MAC OS Hacking

A Guide to Security Hardening for Apple Mac OS

MAC OS Hacking Internet Security Whitepapers

This document covers numerous methods to harden Mac OS X, from both a local user and network perspective. It is primarily aimed at the single-user Macintosh client machine owned and used by a security conscious user. Its methods can be equally applied to a multi-user machine; however there are numerous additional security risks presented the moment a Mac OS X machine is made multi-user.

Hacking the Mac OS X Kernel for Unsupported Machines

MAC OS Hacking Internet Security Whitepapers

When Apple originally released Mac OS X, it would not run on my trusty Power Macintosh 7300. The "public beta" had been able to run on the 7300.3 Sadly, the necessary drivers had been removed for the official release of Mac OS X. However, Apple had included those drivers in its open-source initiative (the Darwin operating system). Thus, it seemed as though it might be possible to resurrect Mac OS X on some unsupported systems by updating the drivers. It turned out that updating the missing drivers was not quite enough. There were additional problems in the Mac OS X kernel and kernel extensions which had to be worked around in one way or another. The techniques used in doing so provide useful case studies in taking advantage of the sophisticated Mac OS X device driver system (the IOKit system).

Mac OS X Hacking Tools

MAC OS Hacking Internet Security Whitepapers

The Jargon File is a popular lexicographic resource amongst hackers (and nonhackers too). Although it might have some subjective definitions I may not agree with, I have conveniently quoted verbatim the definitions of the terms "hacker" and "tool" as a preface to the contents of this page. This page is a compendium of some programs you might come across while tinkering with Mac OS X. Documentation for most of these tools exists, therefore my aim is not to reproduce documentation, but simply to maintain a cache of relevant information. I believe this would be useful to those who are new to Mac OS X, but are interested in exploring the system at a low(er) level. Note that many of the tools listed here are ones that are either new to Mac OS X (as compared to Unix style systems), or are different from their Unix counterparts. In other words, I have avoided listing "standard" Unix/BSD tools.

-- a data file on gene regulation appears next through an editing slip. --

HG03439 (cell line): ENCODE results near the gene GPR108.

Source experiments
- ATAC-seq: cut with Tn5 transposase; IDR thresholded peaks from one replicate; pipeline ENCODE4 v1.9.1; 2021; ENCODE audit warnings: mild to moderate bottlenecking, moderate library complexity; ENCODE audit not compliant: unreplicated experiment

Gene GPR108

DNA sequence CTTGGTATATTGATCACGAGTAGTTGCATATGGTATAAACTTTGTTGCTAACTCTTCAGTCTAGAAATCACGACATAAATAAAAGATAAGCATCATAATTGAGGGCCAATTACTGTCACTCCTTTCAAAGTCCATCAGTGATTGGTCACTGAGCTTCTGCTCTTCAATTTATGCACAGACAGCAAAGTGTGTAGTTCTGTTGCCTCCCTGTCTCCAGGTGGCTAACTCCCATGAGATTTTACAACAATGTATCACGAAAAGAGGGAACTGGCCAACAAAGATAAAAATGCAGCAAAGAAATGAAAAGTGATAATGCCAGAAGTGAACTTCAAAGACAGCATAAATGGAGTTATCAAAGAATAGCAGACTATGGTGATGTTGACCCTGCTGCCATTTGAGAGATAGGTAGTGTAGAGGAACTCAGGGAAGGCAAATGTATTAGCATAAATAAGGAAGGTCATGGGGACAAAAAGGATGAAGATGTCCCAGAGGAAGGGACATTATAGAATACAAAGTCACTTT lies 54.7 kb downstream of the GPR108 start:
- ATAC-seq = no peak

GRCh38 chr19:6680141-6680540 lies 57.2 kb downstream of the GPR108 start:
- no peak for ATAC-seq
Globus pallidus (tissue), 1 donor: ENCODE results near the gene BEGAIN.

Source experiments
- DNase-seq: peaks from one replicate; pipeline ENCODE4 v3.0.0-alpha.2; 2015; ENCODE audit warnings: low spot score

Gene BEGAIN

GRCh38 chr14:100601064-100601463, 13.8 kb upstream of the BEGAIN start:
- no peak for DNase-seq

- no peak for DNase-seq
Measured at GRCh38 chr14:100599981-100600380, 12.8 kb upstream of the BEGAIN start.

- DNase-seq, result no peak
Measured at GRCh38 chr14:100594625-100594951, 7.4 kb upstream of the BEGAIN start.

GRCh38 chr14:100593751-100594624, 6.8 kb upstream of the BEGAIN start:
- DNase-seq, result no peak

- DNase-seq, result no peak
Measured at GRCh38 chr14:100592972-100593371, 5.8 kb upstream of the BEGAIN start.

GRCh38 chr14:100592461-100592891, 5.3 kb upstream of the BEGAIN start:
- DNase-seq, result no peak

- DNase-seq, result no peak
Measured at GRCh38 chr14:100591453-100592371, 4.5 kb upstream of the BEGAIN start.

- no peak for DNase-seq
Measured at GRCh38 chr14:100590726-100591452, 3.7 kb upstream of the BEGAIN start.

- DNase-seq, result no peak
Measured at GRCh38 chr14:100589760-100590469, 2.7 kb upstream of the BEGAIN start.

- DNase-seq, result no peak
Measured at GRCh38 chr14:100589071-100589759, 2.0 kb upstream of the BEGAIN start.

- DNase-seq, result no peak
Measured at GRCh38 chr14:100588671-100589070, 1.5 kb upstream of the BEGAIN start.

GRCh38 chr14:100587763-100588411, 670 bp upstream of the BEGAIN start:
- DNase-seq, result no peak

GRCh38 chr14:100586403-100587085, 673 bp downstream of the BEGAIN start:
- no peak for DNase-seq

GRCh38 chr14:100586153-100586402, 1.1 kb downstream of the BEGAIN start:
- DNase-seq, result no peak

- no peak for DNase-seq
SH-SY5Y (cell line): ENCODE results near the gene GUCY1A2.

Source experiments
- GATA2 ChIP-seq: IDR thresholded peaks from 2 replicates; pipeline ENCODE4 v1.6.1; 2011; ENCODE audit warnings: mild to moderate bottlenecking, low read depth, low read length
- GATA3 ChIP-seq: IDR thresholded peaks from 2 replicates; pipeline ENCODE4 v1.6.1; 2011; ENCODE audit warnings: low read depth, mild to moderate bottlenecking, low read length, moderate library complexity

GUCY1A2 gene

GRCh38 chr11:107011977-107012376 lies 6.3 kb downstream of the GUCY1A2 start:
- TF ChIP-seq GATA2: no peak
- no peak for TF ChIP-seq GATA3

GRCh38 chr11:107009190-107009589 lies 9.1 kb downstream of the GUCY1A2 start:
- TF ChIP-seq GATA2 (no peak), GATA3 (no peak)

Mac OS X Security Checklist

MAC OS Hacking Internet Security Whitepapers

This document can be used as an audit reference, or as a system hardening document for Apple’s OS X operating system. This document is limited to versions 10.4.* of OS X. Security is complex and constantly changing. In addition to this checklist, consult any Apple Documentation and other sources for securing OS X that may help cover gaps in this document. See the Reference Section of this document for a list of additional resources.

Securing Mac OS X

MAC OS Hacking Internet Security Whitepapers

This guide covers the security features of Mac OS X 10.4.2 as a multi-user networked system. Most of the console and network based security features are common between Mac OS X and Mac OS X Server, however this guide does not cover Server’s additional user, directory and network based security features. The reader should be familiar with using the UNIX command line and editing plain text configuration files. Most of the operations will require administrator access and it is recommended that each file be backed up before editing it.

Security in Mac OS X

MAC OS Hacking Internet Security Whitepapers

Security has never been a more important consideration when selecting a computer platform. Whether you’re a home user with a broadband Internet connection, a professional with a mobile computer, or an IT manager with thousands of networked systems, you need to safeguard the confidentiality of information and the integrity of your computers. Apple is working to ensure that your Mac is safe and secure by implementing a security strategy that is central to the design of Mac OS X.